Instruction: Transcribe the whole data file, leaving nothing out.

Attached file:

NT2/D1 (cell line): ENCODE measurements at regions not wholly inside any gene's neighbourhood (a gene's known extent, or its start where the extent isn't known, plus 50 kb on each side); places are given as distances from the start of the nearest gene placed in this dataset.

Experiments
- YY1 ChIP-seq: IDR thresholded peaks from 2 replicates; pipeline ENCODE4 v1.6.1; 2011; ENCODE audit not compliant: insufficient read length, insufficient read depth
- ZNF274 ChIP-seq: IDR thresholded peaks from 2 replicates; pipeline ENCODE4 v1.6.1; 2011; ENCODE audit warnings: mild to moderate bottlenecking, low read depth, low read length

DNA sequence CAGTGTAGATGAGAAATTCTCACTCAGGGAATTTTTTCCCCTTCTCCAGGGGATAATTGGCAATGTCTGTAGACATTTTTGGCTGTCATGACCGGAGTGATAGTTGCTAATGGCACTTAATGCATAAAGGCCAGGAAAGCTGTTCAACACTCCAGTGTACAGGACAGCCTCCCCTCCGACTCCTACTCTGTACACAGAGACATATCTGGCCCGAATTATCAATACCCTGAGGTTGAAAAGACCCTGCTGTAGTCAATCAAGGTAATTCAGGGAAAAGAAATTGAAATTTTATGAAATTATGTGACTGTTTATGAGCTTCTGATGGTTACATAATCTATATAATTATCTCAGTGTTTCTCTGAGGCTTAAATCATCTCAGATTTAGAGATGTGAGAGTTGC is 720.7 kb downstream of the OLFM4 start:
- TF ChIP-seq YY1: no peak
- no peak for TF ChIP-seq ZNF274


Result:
NT2/D1 (cell line): ENCODE measurements at regions not wholly inside any gene's neighbourhood (a gene's known extent, or its start where the extent isn't known, plus 50 kb on each side); places are given as distances from the start of the nearest gene placed in this dataset.

Experiments
- YY1 ChIP-seq: IDR thresholded peaks from 2 replicates; pipeline ENCODE4 v1.6.1; 2011; ENCODE audit not compliant: insufficient read length, insufficient read depth
- ZNF274 ChIP-seq: IDR thresholded peaks from 2 replicates; pipeline ENCODE4 v1.6.1; 2011; ENCODE audit warnings: mild to moderate bottlenecking, low read depth, low read length

DNA sequence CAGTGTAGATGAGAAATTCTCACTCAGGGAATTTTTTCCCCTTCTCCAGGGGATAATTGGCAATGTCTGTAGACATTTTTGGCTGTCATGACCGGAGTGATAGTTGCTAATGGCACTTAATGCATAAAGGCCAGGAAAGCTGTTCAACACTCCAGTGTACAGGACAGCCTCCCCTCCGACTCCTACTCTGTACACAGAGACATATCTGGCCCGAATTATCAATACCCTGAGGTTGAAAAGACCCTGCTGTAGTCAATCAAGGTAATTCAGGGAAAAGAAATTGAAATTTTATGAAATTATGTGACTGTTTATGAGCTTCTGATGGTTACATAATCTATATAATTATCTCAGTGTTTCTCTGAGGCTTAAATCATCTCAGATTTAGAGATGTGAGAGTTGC is 720.7 kb downstream of the OLFM4 start:
- TF ChIP-seq YY1: no peak
- no peak for TF ChIP-seq ZNF274